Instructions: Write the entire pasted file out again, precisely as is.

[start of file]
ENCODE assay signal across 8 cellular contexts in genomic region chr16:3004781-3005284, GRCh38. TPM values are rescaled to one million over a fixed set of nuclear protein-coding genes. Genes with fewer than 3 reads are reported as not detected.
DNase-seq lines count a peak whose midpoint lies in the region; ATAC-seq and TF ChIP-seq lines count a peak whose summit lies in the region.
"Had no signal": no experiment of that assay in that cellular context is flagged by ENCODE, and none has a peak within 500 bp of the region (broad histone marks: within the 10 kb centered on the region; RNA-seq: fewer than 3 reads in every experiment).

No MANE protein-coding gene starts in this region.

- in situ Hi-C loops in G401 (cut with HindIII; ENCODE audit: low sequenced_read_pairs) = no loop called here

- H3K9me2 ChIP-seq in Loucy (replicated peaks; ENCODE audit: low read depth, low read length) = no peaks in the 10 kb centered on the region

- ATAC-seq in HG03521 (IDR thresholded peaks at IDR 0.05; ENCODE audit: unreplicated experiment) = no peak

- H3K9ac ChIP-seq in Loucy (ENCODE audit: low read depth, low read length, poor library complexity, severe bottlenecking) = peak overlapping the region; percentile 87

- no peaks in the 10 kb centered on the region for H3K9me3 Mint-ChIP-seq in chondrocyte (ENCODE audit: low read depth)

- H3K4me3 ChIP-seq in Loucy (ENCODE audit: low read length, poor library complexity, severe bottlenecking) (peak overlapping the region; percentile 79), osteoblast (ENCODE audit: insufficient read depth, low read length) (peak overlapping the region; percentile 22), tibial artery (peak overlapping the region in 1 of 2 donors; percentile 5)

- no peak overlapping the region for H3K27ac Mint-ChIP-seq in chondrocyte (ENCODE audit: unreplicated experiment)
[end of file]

ENCODE assay signal across 8 cellular contexts in genomic region chr16:3004781-3005284, GRCh38. TPM values are rescaled to one million over a fixed set of nuclear protein-coding genes. Genes with fewer than 3 reads are reported as not detected.
DNase-seq lines count a peak whose midpoint lies in the region; ATAC-seq and TF ChIP-seq lines count a peak whose summit lies in the region.
"Had no signal": no experiment of that assay in that cellular context is flagged by ENCODE, and none has a peak within 500 bp of the region (broad histone marks: within the 10 kb centered on the region; RNA-seq: fewer than 3 reads in every experiment).

No MANE protein-coding gene starts in this region.

- in situ Hi-C loops in G401 (cut with HindIII; ENCODE audit: low sequenced_read_pairs) = no loop called here

- H3K9me2 ChIP-seq in Loucy (replicated peaks; ENCODE audit: low read depth, low read length) = no peaks in the 10 kb centered on the region

- ATAC-seq in HG03521 (IDR thresholded peaks at IDR 0.05; ENCODE audit: unreplicated experiment) = no peak

- H3K9ac ChIP-seq in Loucy (ENCODE audit: low read depth, low read length, poor library complexity, severe bottlenecking) = peak overlapping the region; percentile 87

- no peaks in the 10 kb centered on the region for H3K9me3 Mint-ChIP-seq in chondrocyte (ENCODE audit: low read depth)

- H3K4me3 ChIP-seq in Loucy (ENCODE audit: low read length, poor library complexity, severe bottlenecking) (peak overlapping the region; percentile 79), osteoblast (ENCODE audit: insufficient read depth, low read length) (peak overlapping the region; percentile 22), tibial artery (peak overlapping the region in 1 of 2 donors; percentile 5)

- no peak overlapping the region for H3K27ac Mint-ChIP-seq in chondrocyte (ENCODE audit: unreplicated experiment)